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Do you feel Bloated after Eating?

Posted 6 years ago by Sarah

It seems that a lot of bloating sufferers complain of feeling particularly bloated following a meal.  Here I'd like to set out natural remedies particularly targeted at these people who sit down to eat, and don't only feel full afterwards, but overly full, or swollen like a balloon. 

Firstly, it is important to ask yourself why you are bloating.  Let's quickly explore three possible causes for the bloating, before we move on to talk about what you can do for it. 

1. Overeating

A lot of people who talk about 'bloating' have actually overeaten, and simply feel too full.  Of course different people will require different amounts of fuel, depending on factors such as size and weight, metabolism, and how much exercise they do.  If you're not sure how much you should be eating, think about seeing a nutritionist, or even talking to your GP about it.   

However a clue can be in asking yourself 'what do I mean by 'bloating'?' On this site we tend to discuss bloating which refers to an unusually swollen and stretched abdominal area.  When you are suffering from bloating, the stomach feels like it is gassy (whether or not you also have flatulence), and it feels like the skin is stretched, and tight.  People who are bloated often say they feel that their stomach is 'balloon like'.  This is different to the sensation of eating too much and feeling unusually full, or fat!  

For a better understanding of what we mean by 'bloating', read 'What is Bloating'. 

Overeating or Bloated?

You should be able to tell the difference between feeling too full and feeling bloated.

2. Food intolerance

If you suffer from digestive complaints every time you eat a certain food or food ingredient, you might well have a food intolerance.  It sounds obvious, I know, but a huge amount of people fail to recognise their food intolerances before visiting their doctor, who then prompts them to really sit down and think about what they've eaten the last few times they felt ill.  

If you suspect food intolerance, a nice and easy first step is to try out a Food Diary - writing down which foods you are eating every day.  You might be surprised to see an obvious correlation between a food and bloating after meals!  Unfortunately, when it comes to bloating, there can be some common criminals like gluten.  Don't start drastically cutting out foods from your diet without seeing a health practitioner first, but it certainly wouldn't hurt to cut down on foods which you are sure to be causing you trouble. For example, if you think wheat might be the culprit, swap your morning toast for porridge every now and then - which tends to be very low on gluten (or you can buy a gluten free porridge) - and see how you feel on your toast-free days.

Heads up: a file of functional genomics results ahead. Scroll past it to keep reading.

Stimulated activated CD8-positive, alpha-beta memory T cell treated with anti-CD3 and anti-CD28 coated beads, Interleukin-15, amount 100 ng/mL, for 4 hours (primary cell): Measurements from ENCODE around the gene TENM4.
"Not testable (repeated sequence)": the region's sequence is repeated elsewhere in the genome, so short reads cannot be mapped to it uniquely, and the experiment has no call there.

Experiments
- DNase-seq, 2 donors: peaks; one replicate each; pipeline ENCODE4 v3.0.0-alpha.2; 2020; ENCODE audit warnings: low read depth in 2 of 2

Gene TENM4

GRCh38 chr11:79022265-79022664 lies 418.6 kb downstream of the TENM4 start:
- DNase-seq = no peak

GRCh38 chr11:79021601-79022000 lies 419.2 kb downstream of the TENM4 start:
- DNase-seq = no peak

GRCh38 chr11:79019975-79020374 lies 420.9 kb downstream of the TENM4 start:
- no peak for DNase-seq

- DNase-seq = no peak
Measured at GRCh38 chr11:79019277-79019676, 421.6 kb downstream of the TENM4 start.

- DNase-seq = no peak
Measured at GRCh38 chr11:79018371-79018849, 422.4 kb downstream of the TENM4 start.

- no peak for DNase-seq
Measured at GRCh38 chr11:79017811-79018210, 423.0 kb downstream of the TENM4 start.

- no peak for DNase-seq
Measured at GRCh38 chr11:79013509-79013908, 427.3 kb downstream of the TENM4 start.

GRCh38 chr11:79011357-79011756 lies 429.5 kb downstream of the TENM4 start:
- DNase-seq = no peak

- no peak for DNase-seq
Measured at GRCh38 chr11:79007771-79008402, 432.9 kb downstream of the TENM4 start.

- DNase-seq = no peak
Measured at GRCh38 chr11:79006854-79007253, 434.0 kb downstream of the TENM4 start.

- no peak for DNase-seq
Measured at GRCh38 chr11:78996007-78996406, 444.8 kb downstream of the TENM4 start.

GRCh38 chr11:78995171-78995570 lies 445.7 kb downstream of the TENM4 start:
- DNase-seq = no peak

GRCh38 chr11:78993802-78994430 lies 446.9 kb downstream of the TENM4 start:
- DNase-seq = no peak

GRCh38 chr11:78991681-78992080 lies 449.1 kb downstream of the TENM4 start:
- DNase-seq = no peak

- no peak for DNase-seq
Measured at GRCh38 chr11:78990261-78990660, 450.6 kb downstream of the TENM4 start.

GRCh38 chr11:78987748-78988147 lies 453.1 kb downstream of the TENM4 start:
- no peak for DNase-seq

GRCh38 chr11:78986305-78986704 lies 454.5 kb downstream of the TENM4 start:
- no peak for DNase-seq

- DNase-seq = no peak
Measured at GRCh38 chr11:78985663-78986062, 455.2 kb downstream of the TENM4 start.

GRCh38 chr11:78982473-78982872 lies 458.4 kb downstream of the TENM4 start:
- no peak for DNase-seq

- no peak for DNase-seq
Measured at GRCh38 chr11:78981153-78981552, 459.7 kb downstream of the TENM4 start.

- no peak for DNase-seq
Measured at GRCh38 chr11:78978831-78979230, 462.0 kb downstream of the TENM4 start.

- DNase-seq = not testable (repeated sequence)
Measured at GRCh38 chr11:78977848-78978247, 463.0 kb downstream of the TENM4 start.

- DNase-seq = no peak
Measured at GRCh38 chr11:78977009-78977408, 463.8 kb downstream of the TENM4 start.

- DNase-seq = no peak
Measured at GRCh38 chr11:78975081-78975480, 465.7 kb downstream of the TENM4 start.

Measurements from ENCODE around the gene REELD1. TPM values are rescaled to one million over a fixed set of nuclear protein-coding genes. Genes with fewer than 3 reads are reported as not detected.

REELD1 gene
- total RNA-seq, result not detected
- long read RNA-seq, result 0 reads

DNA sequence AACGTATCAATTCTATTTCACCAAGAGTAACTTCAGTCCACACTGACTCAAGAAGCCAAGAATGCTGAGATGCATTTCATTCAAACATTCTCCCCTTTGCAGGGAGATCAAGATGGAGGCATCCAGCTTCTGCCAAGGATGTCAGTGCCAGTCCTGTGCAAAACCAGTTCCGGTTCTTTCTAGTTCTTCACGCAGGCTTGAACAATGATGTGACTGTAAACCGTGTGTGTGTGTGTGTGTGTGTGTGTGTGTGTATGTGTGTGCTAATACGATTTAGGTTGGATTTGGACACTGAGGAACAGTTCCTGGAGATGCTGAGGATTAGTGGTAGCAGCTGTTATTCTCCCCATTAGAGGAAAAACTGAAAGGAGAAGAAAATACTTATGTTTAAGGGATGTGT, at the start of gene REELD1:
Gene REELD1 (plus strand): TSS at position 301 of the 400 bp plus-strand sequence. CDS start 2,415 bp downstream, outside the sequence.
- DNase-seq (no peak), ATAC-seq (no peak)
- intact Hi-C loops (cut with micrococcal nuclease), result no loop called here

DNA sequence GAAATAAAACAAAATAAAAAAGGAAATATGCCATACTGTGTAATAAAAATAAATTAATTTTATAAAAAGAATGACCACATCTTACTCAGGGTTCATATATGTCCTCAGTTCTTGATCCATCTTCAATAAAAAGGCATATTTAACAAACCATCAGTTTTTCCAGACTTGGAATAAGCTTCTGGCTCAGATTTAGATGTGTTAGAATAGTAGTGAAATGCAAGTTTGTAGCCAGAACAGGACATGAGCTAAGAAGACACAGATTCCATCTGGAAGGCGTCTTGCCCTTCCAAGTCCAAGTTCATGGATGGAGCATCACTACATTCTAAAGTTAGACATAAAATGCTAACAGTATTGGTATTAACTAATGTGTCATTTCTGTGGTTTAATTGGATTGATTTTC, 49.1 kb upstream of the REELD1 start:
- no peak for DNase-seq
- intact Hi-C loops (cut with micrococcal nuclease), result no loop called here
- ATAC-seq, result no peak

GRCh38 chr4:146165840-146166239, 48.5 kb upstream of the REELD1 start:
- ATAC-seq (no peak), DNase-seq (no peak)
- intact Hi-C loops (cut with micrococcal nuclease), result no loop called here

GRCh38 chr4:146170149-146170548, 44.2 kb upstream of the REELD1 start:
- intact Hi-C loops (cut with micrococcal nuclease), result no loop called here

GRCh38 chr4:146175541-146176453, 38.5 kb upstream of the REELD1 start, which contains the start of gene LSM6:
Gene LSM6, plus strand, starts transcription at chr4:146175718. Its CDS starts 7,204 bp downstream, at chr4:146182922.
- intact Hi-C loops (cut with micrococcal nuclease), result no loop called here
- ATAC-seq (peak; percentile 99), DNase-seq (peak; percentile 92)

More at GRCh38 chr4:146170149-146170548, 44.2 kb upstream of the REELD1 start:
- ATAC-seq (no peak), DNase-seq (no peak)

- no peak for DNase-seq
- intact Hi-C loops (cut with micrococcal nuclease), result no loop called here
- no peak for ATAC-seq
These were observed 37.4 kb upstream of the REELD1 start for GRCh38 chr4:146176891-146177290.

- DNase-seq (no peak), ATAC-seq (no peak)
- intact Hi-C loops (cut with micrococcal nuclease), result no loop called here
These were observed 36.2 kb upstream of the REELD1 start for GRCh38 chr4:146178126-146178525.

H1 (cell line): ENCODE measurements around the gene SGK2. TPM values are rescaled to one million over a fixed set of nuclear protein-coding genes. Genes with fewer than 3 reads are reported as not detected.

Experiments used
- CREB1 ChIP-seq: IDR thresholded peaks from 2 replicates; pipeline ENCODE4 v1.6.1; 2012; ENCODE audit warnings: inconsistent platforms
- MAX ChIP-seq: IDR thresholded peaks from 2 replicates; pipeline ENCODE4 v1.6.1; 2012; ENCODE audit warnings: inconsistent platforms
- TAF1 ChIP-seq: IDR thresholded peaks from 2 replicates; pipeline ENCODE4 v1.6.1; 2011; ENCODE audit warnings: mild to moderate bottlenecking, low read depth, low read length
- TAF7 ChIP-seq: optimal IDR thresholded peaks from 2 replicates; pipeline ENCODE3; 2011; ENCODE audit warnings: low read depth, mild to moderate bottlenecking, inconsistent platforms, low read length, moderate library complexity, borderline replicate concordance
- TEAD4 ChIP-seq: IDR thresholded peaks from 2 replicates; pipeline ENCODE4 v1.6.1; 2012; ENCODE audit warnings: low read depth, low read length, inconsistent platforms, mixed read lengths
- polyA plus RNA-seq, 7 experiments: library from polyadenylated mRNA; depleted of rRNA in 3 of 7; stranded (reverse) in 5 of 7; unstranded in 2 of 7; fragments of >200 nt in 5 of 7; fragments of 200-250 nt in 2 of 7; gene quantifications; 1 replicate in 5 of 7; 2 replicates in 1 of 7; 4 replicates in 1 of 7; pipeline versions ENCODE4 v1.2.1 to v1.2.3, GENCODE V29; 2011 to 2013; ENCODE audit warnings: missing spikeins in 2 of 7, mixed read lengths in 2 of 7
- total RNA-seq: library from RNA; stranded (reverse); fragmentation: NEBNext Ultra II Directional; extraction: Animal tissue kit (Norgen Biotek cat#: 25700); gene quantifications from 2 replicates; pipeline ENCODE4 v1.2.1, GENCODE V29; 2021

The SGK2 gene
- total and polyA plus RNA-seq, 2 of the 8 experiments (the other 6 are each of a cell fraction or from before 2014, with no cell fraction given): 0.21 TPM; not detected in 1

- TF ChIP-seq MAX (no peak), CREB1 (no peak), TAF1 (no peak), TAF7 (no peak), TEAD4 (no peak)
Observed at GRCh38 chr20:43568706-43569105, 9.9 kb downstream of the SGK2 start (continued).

3. Bloating due to your period

Even menstrual bloating can present itself in particular after meals - as the digestive system is so close to the womb where hormones may be running wild! Nutritionist Lorna Driver-Davies from the Nutricentre wrote a brilliant piece about menstrual bloating.  And the lovely naturopath Lou Bowler also wrote a blogpost about bloating around your period here.  Be sure to take a look at both of those articles if you feel that your bloating occurs after meals, but only once a month or so, around the time of your period. They include plenty of practical tips to help the body naturally eliminate unwanted or excess hormones. 

What to do if you're bloating after meals

If you still feel bloated after eating, and don't feel that it's due to any of the above, your digestive system may simply need a helping hand. 

Short term solutions

Try eating 'carminitives' before, during and after your meals to help aid digestion and prevent the production of gas.  Carminatives are herbs, spices and food ingredients, some of which you most probably have lying around the house; such as cardomom, cinnamon, parsley, peppermint and sage.  You could also try herbal teas if you find these easier.  A good tip is to use two tea bags at a time in order to strengthen the tea.  Both Brendan and guest author Megan have mentioned carminatives before; its worth taking a look at: Ayurverdic remedies for bloating, and Herbal remedies for bloating


Long term solutions

If you constantly feel bloated after eating, something needs to change. Take a holistic approach and ask yourself when your bloated started.  It might be down to psychological symptoms such as stress (more on that here) or it might be ever since you took a course of antibiotics months or even years ago.   Often this is the reason for digestive troubles; people I speak to may have caught a tummy bug years ago, or taken a strong course of antibiotics, and have never felt the same since.  If this is the case, there's surely an imbalance in your gut's good and bad bacteria (this is known as 'dysbiosis').  

Take a high quality probiotic supplement like 'For a flat stomach' by OptiBac to re-balance your body's natural gut flora.  If it has been going on for years, it's well worth investing in a long term probiotic for at least a few months - either take the 'flat stomach' one daily for some time, or take one of their daily products for a longer lasting (and slightly better value solution).

If you try any of the suggestions above, please let us know how you get on!  

About Sarah

Sarah Newcombe is a freelance health writer with a particular interest in complimentary and natural health.

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